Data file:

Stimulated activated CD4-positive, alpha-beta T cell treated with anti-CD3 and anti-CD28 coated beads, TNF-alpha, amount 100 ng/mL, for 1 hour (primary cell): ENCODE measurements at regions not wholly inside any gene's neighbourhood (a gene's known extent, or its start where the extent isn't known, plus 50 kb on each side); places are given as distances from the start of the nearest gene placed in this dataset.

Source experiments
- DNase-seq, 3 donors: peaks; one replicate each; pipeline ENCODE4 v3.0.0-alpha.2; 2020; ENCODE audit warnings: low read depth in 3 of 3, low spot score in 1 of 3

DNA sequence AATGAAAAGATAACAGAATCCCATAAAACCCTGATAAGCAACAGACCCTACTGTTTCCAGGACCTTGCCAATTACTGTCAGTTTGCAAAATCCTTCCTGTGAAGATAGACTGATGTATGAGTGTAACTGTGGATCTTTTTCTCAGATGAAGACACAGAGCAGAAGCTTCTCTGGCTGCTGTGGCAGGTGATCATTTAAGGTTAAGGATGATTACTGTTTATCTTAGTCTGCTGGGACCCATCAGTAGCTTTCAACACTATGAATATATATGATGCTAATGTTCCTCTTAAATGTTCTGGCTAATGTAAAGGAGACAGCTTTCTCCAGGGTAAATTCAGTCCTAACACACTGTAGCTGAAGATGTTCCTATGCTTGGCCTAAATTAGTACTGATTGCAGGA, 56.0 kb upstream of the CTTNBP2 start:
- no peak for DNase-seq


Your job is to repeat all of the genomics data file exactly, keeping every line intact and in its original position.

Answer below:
Stimulated activated CD4-positive, alpha-beta T cell treated with anti-CD3 and anti-CD28 coated beads, TNF-alpha, amount 100 ng/mL, for 1 hour (primary cell): ENCODE measurements at regions not wholly inside any gene's neighbourhood (a gene's known extent, or its start where the extent isn't known, plus 50 kb on each side); places are given as distances from the start of the nearest gene placed in this dataset.

Source experiments
- DNase-seq, 3 donors: peaks; one replicate each; pipeline ENCODE4 v3.0.0-alpha.2; 2020; ENCODE audit warnings: low read depth in 3 of 3, low spot score in 1 of 3

DNA sequence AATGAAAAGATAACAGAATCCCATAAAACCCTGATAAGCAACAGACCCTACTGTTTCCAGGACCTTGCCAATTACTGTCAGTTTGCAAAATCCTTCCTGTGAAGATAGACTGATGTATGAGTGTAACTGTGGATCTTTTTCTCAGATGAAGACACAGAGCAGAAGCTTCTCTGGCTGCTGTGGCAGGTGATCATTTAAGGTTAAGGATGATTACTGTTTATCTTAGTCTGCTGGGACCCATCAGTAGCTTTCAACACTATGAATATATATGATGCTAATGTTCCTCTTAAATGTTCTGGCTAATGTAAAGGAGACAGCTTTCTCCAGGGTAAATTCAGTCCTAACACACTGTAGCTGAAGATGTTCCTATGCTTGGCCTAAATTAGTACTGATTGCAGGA, 56.0 kb upstream of the CTTNBP2 start:
- no peak for DNase-seq